Training in Alternative Research Strategies for Sustainable Farming Systems

2001 Annual Report for ES00-047

Project Type: Professional Development Program
Funds awarded in 2000: $101,800.00
Projected End Date: 12/31/2004
Region: Southern
State: North Carolina
Principal Investigator:
Noah Ranells
NCSU (former staff)
Keith Baldwin
NC A&T State University

Training in Alternative Research Strategies for Sustainable Farming Systems


This training program on “Alternative Research Strategies for Sustainable Farming Systems” is an optional training program for interested agricultural extension agents in North Carolina who wanted to incorporate sustainable agriculture and participatory on-farm research methods into their agriculture extension approach. Initially there were 19 agricultural extension agents who volunteered to participate in the training program as trainees. There were six instructors, of which two were the primary coordinators providing the training and organizing all of the workshops for the agents and growers. At each of the three two-day training workshops held there were speakers who provided instruction, information and who shared experiences on research methods and on-farm trials. The goals for this training program were to:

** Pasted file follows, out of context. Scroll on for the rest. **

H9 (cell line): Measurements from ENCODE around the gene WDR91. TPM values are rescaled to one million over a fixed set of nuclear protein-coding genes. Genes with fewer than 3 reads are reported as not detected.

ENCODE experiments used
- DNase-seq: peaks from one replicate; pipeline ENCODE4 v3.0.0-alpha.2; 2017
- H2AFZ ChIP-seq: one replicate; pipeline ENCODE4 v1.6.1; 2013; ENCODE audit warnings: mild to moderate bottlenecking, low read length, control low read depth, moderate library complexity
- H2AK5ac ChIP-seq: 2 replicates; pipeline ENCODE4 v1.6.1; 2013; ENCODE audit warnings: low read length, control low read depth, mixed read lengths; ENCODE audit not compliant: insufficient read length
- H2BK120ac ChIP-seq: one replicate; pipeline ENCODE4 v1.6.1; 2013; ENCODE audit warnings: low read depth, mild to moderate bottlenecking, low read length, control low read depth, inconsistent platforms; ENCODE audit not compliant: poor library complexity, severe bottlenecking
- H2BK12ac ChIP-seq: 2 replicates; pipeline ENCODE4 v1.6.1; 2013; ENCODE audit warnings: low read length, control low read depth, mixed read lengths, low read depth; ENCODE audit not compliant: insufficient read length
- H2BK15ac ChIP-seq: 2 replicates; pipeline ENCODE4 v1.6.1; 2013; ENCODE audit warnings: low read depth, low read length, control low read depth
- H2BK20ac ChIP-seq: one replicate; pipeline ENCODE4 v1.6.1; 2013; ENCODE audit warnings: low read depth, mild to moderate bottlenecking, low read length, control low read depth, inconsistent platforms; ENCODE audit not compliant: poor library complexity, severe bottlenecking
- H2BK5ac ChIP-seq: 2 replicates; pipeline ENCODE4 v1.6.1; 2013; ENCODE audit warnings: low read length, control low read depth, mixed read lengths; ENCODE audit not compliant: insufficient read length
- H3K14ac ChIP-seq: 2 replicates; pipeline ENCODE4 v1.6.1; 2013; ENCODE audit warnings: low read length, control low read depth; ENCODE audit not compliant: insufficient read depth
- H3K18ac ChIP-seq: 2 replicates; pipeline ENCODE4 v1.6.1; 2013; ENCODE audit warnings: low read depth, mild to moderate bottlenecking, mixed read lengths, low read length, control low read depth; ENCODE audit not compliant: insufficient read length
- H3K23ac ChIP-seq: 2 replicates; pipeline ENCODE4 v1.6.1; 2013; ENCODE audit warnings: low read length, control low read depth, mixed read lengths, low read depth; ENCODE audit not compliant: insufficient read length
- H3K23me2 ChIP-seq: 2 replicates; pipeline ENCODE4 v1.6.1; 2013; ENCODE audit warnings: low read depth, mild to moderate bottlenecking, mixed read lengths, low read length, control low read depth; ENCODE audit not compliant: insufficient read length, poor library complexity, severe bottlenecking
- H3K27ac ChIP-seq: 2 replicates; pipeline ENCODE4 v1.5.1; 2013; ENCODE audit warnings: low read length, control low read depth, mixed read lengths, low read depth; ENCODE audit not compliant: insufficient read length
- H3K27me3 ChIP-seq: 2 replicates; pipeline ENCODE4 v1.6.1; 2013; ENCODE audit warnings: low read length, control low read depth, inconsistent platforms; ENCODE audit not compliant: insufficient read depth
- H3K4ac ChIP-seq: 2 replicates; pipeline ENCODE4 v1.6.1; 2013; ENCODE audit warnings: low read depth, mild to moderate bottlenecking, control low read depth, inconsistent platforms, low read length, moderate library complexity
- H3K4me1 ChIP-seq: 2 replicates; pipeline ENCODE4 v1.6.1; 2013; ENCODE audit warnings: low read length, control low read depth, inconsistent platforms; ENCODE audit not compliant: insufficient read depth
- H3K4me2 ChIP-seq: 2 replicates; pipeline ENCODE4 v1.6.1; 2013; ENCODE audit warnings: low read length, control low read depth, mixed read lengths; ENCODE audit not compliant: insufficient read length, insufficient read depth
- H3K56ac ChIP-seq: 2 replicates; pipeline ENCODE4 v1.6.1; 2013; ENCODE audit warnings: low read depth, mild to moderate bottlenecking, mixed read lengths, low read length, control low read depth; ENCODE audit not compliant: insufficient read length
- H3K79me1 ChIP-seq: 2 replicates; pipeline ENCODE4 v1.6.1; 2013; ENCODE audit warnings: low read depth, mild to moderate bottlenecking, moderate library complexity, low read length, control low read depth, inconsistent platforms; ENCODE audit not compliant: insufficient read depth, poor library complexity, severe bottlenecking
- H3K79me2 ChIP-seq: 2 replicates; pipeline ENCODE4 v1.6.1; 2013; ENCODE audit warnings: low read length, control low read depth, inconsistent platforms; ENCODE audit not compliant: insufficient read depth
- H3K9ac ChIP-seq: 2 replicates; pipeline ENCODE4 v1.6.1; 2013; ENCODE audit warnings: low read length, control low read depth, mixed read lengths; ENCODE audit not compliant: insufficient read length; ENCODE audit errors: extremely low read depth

•Increase farmer-driven on-farm research
•Provide tools to agents
•Teach viability and importance for on-farm research
•Increase understanding of sustainability
•Define where on-farm research fits into research extension
•Demonstrate impact of on-farm research on decision-making

In this “train the trainers program” agents acquired the tools and support to conduct a farmer-driven on-farm research project that address sustainable agricultural practices. Participants learned how to plan, design, implement and evaluate farmer-initiated projects. With instructor assistance and a division of responsibilities with their collaborators, agents learned how participatory on-farm research projects complement and enhance traditional research and extension programs and activities. Through assigned readings and classroom discussions participants increased their awareness of environmental, economic and social sustainability issues and concerns in their communities. Agents are in a position to share the results of their research and to begin training others in this on-farm research approach